Radiator design has evolved at a rapid rate over the last ten years, yet many of us are oblivious to the extraordinary amount of choice that now exists.
Most homes still sport the bog-standard white versions that do the job but often spoil the appearance of a room.
Contrast those with Cliff. He doesn't come cheap – prices start from £886 – but he looks sensational while throwing out plenty of heat when needed. He comes with the stone-faced finish of your choice and can also be made with a concrete veneer.
Then there's Arteplano whose heating tubes are concealed behind a beautiful etched brass or copper front plate. The model pictured here is £1,760, a price many are willing to pay for style and individuality.
All the above are available from Bingley-based Feature Radiators, which was one of the first to specialises in design-led radiators at a time when heated chrome towel rails seemed exotic.
Their best-seller is Ron, which takes its inspiration from 1950s aircraft technology and traditional school radiators. It comes in shiny aluminium, gold, white and a selection of RAL colours and looks especially good when mounted on legs. Prices start at £720 plus VAT.
He is thoroughly modern, but radiators that echo those from the early 20th century are almost as popular. Cast from an original found in a Parisian bordello, Rococo is a favourite with those who have period homes or favour industrial style. The one pictured comes in central heating and electric versions and is £681 plus VAT. It's in burnished gold, a finish that Helena Gerwitz, of Feature Radiators, says reflects the current trend for gold with matt black accents.
Helena says radiators are a hot topic when it comes to interior design. If your plumbers mutters about BTUs – British Thermal Units – there should be no concern. “Style and practicality are no longer mutually exclusive and the majority of design-led radiators have heat outputs comparable to or better than bog-standard panel radiators.
Helena adds: “We now offer a huge range of stainless steel models and these now out-sell chrome when it comes to towel rails; the factories didn't used to be able to make so many shapes, so customers had to go for chrome, but stainless steel offers better heat outputs.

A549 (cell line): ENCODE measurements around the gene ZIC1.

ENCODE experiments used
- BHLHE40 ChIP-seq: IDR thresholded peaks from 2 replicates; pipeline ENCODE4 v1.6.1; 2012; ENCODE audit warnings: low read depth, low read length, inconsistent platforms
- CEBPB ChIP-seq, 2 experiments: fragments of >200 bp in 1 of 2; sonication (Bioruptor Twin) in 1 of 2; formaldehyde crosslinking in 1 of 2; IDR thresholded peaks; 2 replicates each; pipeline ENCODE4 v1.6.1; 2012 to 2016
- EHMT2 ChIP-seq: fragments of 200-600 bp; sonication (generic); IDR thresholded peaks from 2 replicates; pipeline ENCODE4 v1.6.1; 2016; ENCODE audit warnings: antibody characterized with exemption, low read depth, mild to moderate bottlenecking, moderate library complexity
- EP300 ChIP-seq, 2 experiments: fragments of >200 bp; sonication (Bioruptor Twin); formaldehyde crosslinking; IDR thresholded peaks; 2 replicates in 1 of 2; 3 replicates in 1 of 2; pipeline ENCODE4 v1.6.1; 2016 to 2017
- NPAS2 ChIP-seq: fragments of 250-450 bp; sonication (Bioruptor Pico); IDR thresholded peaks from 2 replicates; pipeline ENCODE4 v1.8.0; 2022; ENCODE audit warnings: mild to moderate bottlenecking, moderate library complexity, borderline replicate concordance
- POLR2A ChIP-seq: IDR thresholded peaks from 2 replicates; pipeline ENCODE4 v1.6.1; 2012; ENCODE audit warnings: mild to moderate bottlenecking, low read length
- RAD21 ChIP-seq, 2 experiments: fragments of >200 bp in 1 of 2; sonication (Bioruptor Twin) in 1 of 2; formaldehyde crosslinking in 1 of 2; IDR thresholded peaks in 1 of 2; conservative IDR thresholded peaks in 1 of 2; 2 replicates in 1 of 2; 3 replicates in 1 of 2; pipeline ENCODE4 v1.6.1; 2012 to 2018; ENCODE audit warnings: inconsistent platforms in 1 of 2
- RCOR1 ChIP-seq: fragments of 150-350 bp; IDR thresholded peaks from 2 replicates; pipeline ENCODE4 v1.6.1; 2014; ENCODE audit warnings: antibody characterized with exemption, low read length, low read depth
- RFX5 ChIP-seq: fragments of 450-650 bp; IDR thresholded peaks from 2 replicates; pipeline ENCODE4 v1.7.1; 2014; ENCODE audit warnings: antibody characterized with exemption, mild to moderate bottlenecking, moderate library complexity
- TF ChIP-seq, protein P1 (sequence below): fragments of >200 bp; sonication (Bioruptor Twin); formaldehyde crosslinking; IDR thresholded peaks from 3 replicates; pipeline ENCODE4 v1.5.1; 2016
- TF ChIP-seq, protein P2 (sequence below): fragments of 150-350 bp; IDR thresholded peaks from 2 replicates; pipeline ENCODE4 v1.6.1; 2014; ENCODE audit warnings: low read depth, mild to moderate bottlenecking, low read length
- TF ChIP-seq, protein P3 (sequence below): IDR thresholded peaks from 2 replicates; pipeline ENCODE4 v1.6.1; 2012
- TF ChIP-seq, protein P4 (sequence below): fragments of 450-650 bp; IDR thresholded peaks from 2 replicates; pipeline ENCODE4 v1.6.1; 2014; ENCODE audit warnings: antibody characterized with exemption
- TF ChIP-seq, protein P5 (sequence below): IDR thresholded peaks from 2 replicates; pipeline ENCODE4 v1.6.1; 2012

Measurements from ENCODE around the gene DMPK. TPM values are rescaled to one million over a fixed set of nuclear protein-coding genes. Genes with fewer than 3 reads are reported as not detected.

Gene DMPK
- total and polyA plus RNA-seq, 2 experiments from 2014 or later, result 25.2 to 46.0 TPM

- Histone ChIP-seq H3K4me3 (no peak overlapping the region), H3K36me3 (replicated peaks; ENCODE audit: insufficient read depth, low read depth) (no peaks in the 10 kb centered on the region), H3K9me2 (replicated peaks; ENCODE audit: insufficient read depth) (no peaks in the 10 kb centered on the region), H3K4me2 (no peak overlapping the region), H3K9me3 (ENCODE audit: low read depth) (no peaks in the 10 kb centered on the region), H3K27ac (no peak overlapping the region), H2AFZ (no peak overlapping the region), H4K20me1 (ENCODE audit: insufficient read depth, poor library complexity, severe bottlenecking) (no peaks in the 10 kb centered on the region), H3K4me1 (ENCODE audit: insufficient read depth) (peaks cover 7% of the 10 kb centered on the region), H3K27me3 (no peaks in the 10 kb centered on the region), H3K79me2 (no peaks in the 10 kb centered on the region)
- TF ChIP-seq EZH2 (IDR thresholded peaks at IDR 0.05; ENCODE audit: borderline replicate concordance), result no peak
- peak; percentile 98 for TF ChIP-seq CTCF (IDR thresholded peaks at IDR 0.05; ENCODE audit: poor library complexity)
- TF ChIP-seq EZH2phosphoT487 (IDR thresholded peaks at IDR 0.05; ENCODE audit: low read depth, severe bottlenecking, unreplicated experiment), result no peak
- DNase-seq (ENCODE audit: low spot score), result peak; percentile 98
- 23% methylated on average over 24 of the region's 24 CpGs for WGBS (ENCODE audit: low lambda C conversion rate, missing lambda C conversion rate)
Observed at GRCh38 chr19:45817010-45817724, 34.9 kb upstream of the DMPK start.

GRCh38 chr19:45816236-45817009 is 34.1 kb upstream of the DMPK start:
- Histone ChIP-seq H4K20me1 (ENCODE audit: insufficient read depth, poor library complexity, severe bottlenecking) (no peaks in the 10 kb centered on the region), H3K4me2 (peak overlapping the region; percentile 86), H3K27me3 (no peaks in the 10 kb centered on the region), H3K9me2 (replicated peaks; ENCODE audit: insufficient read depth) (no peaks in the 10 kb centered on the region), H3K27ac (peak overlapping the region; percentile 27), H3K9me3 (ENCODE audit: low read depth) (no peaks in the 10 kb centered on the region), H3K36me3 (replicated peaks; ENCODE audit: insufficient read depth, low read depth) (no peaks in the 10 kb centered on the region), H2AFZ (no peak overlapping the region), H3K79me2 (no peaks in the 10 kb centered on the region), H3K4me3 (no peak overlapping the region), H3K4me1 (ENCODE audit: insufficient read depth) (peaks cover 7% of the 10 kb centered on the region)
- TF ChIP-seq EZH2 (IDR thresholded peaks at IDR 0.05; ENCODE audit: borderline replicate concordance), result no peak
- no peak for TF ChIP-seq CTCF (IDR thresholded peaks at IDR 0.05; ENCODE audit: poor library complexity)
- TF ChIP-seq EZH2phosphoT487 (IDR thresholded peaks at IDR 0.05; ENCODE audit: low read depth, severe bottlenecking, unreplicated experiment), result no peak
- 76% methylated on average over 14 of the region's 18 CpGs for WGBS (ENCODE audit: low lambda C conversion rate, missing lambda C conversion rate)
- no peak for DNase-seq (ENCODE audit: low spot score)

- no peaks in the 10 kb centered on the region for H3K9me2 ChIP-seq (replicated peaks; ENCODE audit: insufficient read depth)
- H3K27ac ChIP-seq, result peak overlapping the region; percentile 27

“Domestic heating has changed with increasingly efficient boilers and heat pump systems running radiators at lower temperatures and this has in turn influenced the market. Heat output calculations have been altered to reflect this change and radiator designs have adapted to suit.”
Aluminium is now the material of choice for many. It is very lightweight, making installation easier and consequently cheaper. The choice of finishes has also expanded. “You can now get everything from rusty steel, iridescents, mottled paints to lacquered bare metals and wood veneer. Paint colours range from jet black to outrageous orange and we can offer paints from top manufacturers such as Farrow & Ball,” says Helena.
If you can't afford a design-led radiator, there are still some reasonably priced upgrades to the ordinary.
Interior designer Bess Sturman, of Ilkley-based Sturman and Co., recommends the Avoca column radiator for those on a budget. You can find them at B&Q and Screwfix and they start at about £140.
CHOOSING YOUR IDEAL RADIATOR
Here are some tips from Helena Gerwitz, of Feature Radiators, Bingley, www.featureradiators.co.uk
Check your heat output requirements are met, but don't go too big and spend more money than you need to. By speaking to a radiator specialist, you can ensure you get the right heat output for your space.
Measure the space. You need to ensure that the radiator will fit into the space for practical and also aesthetic reasons. If you don't want to move the pipes, then measure the distance from the centre of one pipe to the centre of the other – this will give you the “pipe centres”. A radiator specialist can then find you something to match nicely.